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for it were thought to outweigh the objection of form.-2 Hats. 99, 100.
A second bill may be passed, to continue an act of the same session; or to enlarge the time limited for its execution.-2 Hats. 95. 98. This is not in contradiction to the first act.
BILLS SENT TO THE OTHER HOUSE.
All bills passed in Senate shall, before they are sent to the House of Representatives, be examined by a committee, consisting of three members, whose duty it shall be to examine all bills, amendments, resolutions, or motions, before they go out of the possession of the Senate, and to make report that they are correctly engrossed; which report shall be entered on the Journal.-Rule 33.
A bill from the other House is sometimes ordered to lie on the table.-2 Hats. 97.
When bills, passed in one House and sent to the other, are grounded on special facts requiring proof, it is usual, either by message, or at a conference, to ask the grounds and evidence; and this evidence, whether arising out of papers, or from the examination of witnesses, is immediately communicated.-3 Hats. 48.
AMENDMENTS BETWEEN THE HOUSES.
When either House, e. g. the House of Commons, sends a bill to the other, the other may pass it with amendments. The regular progression in this case is, that the Commons disagree to the amendment; the Lords insist on it; the Commons insist on their disagreement; the Lords adhere to their amendment; the Commons adhere to their disagreement. The term of insisting may be repeated as often as they choose, to keep the question open. But the first adherence by either, renders it necessary for the other side to recede or adhere also; when the matter is usually suffered to fall.-10 Grey, 148. Latterly, however, there are instances of their having gone to a second adherence. There must be an absolute conclusion of the subject somewhere, or otherwise transactions between the Houses would be endless.-3 Hats. 268, 270. The term of insisting, we are told by Sir John Trevor, was then  newly introduced into Parliamentary usage, by the Lords-7 Grey, 94. It was certainly a happy innovation, as it multiplies the opportunities of trying modifications which may bring the House to a concurrence. Either House, however, is free to pass over the term of insisting, and to adhere in the first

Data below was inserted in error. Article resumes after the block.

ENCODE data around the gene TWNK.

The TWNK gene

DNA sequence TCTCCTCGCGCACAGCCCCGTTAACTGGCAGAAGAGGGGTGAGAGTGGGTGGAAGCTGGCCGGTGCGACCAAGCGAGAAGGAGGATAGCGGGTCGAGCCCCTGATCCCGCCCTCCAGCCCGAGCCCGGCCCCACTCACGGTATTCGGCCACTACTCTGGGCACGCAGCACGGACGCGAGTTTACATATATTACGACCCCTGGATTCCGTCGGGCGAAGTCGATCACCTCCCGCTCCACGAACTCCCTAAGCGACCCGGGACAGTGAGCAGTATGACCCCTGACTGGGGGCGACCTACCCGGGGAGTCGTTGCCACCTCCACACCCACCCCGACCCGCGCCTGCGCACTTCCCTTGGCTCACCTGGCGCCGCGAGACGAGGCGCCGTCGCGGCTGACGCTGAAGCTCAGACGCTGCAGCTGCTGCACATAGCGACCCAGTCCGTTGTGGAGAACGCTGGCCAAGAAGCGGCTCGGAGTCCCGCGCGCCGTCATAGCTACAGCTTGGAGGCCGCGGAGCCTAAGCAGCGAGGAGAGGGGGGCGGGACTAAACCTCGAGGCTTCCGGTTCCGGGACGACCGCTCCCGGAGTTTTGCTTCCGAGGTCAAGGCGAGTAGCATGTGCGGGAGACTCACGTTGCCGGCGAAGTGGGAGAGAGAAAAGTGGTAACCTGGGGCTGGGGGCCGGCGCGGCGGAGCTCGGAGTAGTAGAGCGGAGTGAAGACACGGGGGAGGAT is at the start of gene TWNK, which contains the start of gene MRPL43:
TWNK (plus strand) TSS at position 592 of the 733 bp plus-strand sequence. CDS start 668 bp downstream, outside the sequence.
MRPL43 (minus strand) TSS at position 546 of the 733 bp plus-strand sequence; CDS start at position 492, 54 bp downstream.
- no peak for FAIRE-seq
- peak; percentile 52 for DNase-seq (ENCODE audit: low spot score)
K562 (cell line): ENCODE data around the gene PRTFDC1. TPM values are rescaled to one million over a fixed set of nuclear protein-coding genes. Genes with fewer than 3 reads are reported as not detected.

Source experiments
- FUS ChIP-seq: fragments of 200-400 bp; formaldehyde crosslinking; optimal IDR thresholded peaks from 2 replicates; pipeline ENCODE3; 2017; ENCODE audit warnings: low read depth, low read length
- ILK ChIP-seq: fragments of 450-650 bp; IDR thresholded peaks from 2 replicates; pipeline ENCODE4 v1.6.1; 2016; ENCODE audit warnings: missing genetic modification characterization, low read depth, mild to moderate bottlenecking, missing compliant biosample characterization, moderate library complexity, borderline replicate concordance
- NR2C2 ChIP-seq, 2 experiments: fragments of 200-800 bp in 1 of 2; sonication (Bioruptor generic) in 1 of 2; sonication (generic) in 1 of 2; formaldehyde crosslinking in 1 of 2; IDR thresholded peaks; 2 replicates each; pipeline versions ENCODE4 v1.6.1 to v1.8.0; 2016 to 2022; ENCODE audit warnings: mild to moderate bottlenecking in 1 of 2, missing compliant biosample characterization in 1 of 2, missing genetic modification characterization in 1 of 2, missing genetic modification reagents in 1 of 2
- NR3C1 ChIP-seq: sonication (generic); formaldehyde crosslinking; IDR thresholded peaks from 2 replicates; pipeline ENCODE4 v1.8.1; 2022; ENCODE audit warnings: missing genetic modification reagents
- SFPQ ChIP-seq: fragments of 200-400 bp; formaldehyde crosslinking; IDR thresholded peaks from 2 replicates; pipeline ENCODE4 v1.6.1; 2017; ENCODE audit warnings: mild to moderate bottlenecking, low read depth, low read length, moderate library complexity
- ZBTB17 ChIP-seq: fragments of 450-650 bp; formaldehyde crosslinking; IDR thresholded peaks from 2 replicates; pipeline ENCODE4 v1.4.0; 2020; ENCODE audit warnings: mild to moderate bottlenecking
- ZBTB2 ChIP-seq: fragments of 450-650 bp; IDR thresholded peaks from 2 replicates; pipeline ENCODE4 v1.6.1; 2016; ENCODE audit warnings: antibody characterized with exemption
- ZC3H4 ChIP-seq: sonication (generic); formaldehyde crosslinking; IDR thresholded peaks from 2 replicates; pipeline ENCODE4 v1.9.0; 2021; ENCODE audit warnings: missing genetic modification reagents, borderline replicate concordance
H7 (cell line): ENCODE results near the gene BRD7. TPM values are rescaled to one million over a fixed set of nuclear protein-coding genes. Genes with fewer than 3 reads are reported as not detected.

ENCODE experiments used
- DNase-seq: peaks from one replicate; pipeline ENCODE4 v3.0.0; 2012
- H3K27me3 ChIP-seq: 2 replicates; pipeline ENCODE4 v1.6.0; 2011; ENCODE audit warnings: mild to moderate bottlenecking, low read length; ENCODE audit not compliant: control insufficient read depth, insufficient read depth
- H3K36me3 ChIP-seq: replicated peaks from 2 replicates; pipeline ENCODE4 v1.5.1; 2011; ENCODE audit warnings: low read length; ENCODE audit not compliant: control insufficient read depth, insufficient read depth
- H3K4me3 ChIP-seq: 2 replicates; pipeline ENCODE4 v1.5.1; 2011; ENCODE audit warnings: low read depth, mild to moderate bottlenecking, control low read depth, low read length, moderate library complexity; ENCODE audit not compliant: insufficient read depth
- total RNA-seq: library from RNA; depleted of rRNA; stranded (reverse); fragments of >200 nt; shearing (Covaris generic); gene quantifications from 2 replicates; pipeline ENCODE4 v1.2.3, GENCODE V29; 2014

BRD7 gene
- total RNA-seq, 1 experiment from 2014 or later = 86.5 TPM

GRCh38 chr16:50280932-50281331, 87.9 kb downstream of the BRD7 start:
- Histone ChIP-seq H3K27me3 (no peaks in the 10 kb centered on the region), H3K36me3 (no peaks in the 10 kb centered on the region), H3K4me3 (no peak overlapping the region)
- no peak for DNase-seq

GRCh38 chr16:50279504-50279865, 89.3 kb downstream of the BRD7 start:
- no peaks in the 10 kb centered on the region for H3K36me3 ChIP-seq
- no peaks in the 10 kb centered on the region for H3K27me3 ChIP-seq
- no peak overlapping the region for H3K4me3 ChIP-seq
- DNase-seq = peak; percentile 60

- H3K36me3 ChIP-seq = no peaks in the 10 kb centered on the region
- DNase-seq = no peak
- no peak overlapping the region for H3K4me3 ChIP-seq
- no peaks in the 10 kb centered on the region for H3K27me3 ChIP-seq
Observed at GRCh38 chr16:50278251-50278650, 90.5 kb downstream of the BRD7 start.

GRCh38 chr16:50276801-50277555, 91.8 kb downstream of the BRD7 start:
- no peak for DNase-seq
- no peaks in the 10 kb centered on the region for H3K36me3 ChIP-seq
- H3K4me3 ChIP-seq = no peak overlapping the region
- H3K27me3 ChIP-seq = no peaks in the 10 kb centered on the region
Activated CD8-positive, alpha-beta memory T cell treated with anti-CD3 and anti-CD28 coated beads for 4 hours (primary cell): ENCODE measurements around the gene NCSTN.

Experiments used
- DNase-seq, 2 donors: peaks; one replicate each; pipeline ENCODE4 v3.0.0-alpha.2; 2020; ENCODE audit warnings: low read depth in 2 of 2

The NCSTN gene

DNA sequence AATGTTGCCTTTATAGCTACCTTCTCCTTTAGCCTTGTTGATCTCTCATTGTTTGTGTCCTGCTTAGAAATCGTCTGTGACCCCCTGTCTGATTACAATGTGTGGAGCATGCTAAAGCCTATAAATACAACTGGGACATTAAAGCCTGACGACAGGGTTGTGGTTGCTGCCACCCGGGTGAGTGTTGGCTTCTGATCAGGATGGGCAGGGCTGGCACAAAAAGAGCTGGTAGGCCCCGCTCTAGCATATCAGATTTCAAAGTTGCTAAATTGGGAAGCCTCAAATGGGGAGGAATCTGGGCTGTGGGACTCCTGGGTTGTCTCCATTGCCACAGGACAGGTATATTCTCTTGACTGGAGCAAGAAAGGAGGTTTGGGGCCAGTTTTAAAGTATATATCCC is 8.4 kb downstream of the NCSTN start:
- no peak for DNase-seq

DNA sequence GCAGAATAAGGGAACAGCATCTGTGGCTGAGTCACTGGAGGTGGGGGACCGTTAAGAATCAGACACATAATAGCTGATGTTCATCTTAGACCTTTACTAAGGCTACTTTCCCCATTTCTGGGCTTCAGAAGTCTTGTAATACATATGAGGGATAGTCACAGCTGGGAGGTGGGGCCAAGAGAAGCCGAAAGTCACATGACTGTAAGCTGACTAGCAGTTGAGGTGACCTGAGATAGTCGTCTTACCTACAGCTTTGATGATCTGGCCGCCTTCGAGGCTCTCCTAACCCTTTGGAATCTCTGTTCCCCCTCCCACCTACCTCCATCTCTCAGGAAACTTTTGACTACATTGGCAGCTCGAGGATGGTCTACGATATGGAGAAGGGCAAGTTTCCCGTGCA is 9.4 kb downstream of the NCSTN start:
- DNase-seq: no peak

instance.-10 Grey, 146. But it is not respectful to the other. In the ordinary Parliamentary course, there are two free conferences at least before adherence.-10 Grey, 147.
Either House may recede from its amendment, and agree to the bill; or recede from their disagreement to the amendment, and agree to the same absolutely, or with an amendment. For here the disagreement and receding destroy one another, and the subject stands as before the disagreement.-Elsynge, 23. 27-9 Grey, 476.